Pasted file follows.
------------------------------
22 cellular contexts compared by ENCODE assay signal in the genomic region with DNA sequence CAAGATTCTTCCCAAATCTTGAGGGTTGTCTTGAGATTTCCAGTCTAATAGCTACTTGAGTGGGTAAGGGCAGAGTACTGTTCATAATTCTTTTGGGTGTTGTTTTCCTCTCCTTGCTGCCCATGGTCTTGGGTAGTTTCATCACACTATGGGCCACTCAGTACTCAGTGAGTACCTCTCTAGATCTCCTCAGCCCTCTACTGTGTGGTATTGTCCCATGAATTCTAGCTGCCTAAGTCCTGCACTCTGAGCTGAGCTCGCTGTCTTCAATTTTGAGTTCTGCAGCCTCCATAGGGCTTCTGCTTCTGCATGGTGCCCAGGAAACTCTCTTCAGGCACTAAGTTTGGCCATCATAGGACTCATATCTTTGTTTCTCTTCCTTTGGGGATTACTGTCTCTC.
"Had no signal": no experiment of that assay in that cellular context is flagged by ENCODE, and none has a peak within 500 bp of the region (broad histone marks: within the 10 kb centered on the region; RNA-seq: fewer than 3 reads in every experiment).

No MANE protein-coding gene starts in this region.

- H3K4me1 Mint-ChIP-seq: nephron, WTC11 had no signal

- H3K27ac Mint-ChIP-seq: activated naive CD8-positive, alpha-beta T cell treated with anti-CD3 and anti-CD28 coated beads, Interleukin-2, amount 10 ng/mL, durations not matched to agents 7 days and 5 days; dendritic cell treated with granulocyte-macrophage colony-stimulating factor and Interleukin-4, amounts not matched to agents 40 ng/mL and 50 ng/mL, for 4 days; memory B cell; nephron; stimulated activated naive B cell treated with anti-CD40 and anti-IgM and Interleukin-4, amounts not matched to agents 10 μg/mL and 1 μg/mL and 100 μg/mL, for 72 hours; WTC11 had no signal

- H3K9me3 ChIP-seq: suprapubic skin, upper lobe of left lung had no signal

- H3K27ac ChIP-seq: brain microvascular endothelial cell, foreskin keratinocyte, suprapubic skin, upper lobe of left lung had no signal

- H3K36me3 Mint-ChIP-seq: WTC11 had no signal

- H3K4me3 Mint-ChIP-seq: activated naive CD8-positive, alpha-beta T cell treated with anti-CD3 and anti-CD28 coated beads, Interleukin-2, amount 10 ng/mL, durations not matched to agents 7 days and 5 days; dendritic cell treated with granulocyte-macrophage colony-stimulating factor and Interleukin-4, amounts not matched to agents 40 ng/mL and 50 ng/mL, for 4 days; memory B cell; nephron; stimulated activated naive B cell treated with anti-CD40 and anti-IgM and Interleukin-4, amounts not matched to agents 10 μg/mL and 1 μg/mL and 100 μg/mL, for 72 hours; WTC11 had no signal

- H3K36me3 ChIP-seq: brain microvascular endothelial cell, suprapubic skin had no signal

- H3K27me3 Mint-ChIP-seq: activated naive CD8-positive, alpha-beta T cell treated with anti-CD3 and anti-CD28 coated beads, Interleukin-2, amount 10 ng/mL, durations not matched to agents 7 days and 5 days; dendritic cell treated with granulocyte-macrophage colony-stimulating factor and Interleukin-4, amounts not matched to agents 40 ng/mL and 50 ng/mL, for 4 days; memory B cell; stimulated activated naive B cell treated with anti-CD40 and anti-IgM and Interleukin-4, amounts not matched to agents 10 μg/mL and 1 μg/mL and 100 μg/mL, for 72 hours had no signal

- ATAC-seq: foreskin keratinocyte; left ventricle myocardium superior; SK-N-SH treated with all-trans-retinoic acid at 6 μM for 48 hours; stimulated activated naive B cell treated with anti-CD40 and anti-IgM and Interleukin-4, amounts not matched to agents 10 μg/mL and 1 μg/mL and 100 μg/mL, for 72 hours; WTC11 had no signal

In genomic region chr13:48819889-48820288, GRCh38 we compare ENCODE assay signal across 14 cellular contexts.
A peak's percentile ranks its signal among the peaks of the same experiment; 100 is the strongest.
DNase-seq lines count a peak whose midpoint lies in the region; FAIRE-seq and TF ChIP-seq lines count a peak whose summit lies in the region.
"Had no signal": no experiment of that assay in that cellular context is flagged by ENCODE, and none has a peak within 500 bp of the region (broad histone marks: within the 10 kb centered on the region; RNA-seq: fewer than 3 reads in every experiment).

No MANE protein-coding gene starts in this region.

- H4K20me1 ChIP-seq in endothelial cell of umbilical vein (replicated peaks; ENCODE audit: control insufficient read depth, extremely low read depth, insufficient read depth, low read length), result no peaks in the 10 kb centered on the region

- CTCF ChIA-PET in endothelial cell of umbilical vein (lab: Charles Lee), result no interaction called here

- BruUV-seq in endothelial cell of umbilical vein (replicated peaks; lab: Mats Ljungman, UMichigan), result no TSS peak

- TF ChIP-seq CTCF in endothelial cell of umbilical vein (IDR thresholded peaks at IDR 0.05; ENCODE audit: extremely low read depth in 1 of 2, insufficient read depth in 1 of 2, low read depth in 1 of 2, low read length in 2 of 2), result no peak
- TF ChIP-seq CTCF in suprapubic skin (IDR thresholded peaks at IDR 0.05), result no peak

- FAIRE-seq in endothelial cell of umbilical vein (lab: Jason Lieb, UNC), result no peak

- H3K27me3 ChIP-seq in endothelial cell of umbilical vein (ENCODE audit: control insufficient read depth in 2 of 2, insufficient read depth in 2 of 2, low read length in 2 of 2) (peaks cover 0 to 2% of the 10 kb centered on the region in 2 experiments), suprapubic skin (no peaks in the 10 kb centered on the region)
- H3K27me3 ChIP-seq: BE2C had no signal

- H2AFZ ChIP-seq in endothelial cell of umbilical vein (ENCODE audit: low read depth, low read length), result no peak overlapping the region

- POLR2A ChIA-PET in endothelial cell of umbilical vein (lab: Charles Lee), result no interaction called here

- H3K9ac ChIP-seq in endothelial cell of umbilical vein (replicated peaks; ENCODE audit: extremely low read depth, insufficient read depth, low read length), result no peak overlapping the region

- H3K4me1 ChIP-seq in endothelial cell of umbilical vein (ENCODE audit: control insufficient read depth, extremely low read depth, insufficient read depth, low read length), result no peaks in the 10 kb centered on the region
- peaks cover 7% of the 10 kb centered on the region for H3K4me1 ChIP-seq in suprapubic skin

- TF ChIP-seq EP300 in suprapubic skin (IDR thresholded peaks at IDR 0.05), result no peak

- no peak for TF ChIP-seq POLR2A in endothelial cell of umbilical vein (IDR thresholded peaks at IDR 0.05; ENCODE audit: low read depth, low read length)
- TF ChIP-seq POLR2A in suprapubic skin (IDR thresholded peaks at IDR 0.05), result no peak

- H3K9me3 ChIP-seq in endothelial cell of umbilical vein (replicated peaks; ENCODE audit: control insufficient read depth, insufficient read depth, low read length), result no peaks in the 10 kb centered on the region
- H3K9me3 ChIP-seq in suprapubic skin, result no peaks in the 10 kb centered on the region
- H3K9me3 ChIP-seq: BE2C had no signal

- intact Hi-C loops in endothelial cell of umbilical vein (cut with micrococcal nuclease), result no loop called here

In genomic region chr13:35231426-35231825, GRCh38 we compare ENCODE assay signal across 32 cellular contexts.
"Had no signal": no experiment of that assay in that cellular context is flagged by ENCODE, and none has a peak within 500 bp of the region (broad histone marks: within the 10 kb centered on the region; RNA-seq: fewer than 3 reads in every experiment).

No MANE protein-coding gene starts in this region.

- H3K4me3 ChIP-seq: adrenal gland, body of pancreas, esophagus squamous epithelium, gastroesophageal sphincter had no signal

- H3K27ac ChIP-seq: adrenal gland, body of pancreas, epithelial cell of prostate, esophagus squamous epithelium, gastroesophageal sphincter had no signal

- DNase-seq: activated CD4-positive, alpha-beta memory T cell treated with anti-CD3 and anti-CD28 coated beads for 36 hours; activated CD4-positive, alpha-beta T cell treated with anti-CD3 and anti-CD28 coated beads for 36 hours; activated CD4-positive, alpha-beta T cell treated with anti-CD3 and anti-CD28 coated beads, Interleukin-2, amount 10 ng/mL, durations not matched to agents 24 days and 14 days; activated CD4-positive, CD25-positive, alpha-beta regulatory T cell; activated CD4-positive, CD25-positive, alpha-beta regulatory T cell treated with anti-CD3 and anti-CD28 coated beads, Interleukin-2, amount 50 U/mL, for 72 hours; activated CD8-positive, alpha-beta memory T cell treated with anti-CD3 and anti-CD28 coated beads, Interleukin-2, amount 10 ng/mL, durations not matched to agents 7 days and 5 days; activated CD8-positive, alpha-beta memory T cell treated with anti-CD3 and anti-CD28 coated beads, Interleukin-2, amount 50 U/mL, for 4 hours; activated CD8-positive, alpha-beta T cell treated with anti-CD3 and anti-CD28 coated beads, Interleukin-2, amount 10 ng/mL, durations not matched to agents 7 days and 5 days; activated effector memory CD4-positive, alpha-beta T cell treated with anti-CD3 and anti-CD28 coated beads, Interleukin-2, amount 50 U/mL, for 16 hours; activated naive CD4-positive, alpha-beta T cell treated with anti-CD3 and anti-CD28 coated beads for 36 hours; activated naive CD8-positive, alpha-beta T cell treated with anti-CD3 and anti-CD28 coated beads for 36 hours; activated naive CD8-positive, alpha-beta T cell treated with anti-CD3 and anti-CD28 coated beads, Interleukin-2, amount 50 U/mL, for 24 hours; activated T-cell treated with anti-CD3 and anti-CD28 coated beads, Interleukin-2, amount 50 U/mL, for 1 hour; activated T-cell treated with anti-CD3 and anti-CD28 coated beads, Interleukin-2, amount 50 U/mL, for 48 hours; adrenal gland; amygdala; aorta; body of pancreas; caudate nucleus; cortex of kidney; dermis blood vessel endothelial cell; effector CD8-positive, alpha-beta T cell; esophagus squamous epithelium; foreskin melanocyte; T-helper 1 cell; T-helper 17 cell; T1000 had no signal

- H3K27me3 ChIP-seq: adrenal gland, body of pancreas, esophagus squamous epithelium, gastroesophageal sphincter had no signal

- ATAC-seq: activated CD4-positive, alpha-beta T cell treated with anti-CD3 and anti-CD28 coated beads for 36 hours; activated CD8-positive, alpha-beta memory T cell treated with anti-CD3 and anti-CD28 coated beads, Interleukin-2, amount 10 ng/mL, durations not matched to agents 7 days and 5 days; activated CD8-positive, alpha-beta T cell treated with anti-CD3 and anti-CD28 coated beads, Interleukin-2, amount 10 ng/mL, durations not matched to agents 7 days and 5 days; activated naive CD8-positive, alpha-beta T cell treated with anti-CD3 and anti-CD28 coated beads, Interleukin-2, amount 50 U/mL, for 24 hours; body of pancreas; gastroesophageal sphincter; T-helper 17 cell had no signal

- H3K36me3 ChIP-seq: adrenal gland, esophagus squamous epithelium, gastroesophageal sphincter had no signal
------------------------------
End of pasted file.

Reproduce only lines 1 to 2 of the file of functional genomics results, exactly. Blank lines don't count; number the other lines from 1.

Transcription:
22 cellular contexts compared by ENCODE assay signal in the genomic region with DNA sequence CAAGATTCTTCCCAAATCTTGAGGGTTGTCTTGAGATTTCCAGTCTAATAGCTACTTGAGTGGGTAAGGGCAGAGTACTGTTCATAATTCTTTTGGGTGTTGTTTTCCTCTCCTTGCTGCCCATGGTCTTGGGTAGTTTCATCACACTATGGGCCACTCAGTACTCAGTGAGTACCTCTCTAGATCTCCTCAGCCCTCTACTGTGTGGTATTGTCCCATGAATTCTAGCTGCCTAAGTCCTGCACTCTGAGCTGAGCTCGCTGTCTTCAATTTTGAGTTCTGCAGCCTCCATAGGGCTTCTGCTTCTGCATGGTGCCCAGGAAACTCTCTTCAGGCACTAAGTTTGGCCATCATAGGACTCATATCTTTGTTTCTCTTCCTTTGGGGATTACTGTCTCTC.
"Had no signal": no experiment of that assay in that cellular context is flagged by ENCODE, and none has a peak within 500 bp of the region (broad histone marks: within the 10 kb centered on the region; RNA-seq: fewer than 3 reads in every experiment).